Did you see Pete Williams on MSNBC today dishing some insider scoop on former Deputy Attorney General James Comey? Did you believe him? …
Jane reports what she heard: “Siun tells us that Pete Williams was on MSNBC today spinning the yarn that James Comey’s objections to the NSA wiretapping scheme [ED: when he was standing in for a hospitalized John Ashcroft] were only momentary and technical, and that he eventually was part of the effort to get the NYT to sit on the story.”
That’s what I heard Williams say too. He also said that Comey has refused to comment on any of the NSA stories. So, who did Williams talk to? Any of you want to guess who Williams’s sources might be?
There are a number of candidates who could be tapped to replace John Ashcroft as attorney general if President George W. Bush wins re-election. But perhaps the most obvious choice, Deputy AG James Comey, almost certainly will not be.
Since his confirmation as the No. 2 Justice Department official in December 2003, sources … say Comey has had a strained relationship with some of the president’s top advisers . . . .
Earlier this year, after the disclosure of internal administration memos that seemed to condone the torture of suspected terrorists overseas, Comey pushed aggressively for the Justice Department’s memos to be released to the media and for controversial legal analyses regarding the use of torture to be rewritten. [ED: Does this mean he crossed swords with Professor Yoo and ‘berto?]
In a deeply partisan administration that places a high premium on political loyalty, sources say Comey … is not viewed as a team player.
“[Comey] has shown insufficient political savvy,” says the former official. “The perception is that he has erred too much on the side of neutrality and independence.” […]
“The appointment of Pat Fitzgerald is the kind of decision that the White House isn’t thrilled with,” says one former DOJ official. “Comey knew what he was doing when he appointed Pat.”
Is the Administration moving to scuttle the Hamdan, Al Odah cases? …
“The Bush Administration appears to be preparing to try to scuttle the two most significant pending cases on the legal rights of foreign nationals now being held at the terrorism prison at Guantanamo Bay, Cuba,” reports SCOTUSblog. “One of those cases has been granted review by the Supreme Court, the other is awaiting a decision in the D.C. Circuit Court.”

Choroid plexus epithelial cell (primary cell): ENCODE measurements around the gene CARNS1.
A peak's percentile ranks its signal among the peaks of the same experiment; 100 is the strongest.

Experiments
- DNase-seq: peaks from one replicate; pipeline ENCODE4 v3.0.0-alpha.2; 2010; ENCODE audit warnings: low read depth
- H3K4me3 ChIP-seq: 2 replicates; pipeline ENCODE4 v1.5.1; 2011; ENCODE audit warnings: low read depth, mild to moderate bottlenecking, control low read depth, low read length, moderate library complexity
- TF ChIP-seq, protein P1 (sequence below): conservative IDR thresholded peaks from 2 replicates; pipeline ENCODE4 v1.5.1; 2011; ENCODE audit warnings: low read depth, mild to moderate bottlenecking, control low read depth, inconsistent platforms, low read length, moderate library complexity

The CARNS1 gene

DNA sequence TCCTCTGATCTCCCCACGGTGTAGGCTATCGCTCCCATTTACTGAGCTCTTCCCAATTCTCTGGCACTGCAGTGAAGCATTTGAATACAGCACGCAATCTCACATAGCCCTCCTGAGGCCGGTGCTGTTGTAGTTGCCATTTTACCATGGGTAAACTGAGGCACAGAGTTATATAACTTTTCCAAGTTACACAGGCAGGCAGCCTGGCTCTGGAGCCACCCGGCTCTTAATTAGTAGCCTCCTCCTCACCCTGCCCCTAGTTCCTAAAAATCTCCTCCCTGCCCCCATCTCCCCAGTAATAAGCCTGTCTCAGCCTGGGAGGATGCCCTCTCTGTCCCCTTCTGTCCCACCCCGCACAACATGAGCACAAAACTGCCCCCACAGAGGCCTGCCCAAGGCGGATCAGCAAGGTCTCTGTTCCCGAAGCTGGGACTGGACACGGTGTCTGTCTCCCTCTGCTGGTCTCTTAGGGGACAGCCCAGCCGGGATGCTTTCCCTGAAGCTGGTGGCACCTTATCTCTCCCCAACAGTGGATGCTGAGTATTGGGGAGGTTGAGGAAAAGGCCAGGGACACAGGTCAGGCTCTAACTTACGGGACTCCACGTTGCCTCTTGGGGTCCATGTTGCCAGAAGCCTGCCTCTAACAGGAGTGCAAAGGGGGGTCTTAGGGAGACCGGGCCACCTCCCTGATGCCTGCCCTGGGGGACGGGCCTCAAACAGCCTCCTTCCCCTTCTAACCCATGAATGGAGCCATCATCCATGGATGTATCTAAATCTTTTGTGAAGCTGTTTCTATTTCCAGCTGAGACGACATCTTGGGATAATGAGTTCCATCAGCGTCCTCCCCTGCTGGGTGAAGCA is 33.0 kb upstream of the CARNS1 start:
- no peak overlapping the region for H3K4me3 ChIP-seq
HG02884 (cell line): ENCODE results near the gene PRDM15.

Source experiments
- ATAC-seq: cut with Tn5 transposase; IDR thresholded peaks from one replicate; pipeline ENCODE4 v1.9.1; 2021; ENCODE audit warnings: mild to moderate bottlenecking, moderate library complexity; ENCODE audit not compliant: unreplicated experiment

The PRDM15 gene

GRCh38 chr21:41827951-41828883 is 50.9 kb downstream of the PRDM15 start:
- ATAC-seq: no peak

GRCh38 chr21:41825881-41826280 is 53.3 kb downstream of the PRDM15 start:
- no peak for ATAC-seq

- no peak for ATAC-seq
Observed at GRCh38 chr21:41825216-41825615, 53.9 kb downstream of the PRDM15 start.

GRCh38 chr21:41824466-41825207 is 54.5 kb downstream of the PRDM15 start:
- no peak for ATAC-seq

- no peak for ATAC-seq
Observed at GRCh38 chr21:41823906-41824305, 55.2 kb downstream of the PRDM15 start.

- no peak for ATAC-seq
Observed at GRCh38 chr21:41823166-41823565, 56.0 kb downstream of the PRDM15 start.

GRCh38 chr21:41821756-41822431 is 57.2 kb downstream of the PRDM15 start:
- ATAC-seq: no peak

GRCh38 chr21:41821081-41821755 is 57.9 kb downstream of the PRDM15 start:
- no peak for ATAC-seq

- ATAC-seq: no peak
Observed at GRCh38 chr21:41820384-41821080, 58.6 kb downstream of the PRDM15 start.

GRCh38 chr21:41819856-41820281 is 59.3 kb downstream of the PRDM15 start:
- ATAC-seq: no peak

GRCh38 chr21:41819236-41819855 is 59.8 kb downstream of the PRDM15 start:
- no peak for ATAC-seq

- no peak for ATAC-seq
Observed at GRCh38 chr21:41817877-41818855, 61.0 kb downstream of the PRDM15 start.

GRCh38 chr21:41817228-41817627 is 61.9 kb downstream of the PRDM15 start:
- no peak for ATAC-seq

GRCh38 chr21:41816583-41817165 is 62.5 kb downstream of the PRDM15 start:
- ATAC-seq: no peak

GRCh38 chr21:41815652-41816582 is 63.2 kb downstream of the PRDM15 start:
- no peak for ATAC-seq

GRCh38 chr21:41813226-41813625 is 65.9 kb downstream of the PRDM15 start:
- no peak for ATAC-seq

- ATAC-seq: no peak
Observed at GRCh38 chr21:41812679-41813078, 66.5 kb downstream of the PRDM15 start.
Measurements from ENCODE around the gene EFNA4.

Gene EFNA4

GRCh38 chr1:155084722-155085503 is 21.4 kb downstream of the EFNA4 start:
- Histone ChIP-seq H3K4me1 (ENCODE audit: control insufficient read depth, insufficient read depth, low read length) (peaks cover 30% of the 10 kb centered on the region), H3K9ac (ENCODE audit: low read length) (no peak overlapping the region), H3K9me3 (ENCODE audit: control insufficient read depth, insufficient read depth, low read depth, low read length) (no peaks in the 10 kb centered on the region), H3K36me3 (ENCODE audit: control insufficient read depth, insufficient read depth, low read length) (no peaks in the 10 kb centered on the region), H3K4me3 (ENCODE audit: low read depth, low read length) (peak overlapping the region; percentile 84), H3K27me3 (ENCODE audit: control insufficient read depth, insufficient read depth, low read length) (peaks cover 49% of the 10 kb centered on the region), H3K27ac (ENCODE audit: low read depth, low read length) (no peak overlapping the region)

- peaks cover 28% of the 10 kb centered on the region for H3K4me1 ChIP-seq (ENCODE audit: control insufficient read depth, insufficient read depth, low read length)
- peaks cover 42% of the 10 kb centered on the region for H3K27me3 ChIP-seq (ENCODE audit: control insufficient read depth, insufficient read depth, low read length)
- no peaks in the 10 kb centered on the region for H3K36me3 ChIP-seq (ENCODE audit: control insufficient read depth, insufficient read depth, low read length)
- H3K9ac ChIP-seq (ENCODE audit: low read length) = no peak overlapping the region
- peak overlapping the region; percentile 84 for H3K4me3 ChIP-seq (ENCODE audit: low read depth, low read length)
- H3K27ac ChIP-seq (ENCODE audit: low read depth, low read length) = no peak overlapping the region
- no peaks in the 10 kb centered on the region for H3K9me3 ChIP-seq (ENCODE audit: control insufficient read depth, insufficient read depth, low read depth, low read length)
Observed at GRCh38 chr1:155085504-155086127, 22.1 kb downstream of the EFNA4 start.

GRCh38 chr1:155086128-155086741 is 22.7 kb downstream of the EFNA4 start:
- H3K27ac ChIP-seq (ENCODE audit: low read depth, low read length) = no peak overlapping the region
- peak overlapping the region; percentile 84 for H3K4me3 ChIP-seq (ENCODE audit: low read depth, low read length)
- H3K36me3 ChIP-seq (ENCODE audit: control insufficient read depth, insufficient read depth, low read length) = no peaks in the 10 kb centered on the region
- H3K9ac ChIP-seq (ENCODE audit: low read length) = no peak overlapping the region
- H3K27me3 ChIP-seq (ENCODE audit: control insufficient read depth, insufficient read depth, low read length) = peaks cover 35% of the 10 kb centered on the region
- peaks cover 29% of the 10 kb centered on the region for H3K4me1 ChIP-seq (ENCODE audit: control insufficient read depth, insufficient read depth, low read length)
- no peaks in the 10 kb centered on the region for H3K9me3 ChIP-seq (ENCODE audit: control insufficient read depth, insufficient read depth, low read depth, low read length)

President Bush himself signaled this strategy of challenge in a statement last Friday that got little mention in the media, … (The full text of the President’s signing statement can be found here. The discussion of the detainee issue is in the eighth paragraph, which begins “The executive branch shall construe Title X…”) (Read all, via Memeorandum)
And there are two more amphibious legal (and spy) beagles below the fold …
Over at MSNBC, Roger Cressey blogs that Bush’s extra-legal spying may hurt the intelligence community long-term …
“I fear that by choosing not to invest the time and effort to find a solution with Congress, the White House has done far-reaching damage to the intelligence community. Congress will surely take action once their hearings are concluded. This action is bound to have long term, unintentional consequences for NSA and it’s ability to support the policy community. At a time when the threat by al-Qaida and the movement it spawned remains, that is not the outcome anyone should hope for.” | MORE
Cressey is NBC News’s Terrorism Analyst.
Did you know — while you were lazing about, lying on the sofa, munching away, sampling hangover cures, and watching too much football — that Chief Justice Roberts polished off and issued his first “Year-End Report on the Federal Judiciary? Me either …
Whaddya wanna bet that Roberts — a judicial Ken doll if there ever was one — was not only not hung over but probably was in a crisp white shirt all day as he did the final edit?